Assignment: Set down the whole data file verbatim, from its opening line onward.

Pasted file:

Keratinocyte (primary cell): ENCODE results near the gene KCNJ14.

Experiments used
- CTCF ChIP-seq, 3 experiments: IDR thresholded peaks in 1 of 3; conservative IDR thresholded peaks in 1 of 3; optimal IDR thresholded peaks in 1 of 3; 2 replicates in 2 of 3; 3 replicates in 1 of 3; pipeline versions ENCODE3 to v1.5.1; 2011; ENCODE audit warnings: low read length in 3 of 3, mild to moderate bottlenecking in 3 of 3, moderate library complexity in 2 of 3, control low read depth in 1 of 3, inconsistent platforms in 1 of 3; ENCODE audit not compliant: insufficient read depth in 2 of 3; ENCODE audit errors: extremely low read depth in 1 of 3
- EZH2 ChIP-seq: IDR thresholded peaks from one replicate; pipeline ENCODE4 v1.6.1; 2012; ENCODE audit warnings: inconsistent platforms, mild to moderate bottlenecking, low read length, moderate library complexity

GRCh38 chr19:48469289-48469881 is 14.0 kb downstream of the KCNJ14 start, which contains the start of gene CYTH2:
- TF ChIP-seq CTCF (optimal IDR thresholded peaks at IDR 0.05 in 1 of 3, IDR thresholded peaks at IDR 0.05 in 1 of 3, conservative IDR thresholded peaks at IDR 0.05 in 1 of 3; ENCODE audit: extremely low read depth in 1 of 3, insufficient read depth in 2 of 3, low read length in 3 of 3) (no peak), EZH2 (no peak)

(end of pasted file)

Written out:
Keratinocyte (primary cell): ENCODE results near the gene KCNJ14.

Experiments used
- CTCF ChIP-seq, 3 experiments: IDR thresholded peaks in 1 of 3; conservative IDR thresholded peaks in 1 of 3; optimal IDR thresholded peaks in 1 of 3; 2 replicates in 2 of 3; 3 replicates in 1 of 3; pipeline versions ENCODE3 to v1.5.1; 2011; ENCODE audit warnings: low read length in 3 of 3, mild to moderate bottlenecking in 3 of 3, moderate library complexity in 2 of 3, control low read depth in 1 of 3, inconsistent platforms in 1 of 3; ENCODE audit not compliant: insufficient read depth in 2 of 3; ENCODE audit errors: extremely low read depth in 1 of 3
- EZH2 ChIP-seq: IDR thresholded peaks from one replicate; pipeline ENCODE4 v1.6.1; 2012; ENCODE audit warnings: inconsistent platforms, mild to moderate bottlenecking, low read length, moderate library complexity

GRCh38 chr19:48469289-48469881 is 14.0 kb downstream of the KCNJ14 start, which contains the start of gene CYTH2:
- TF ChIP-seq CTCF (optimal IDR thresholded peaks at IDR 0.05 in 1 of 3, IDR thresholded peaks at IDR 0.05 in 1 of 3, conservative IDR thresholded peaks at IDR 0.05 in 1 of 3; ENCODE audit: extremely low read depth in 1 of 3, insufficient read depth in 2 of 3, low read length in 3 of 3) (no peak), EZH2 (no peak)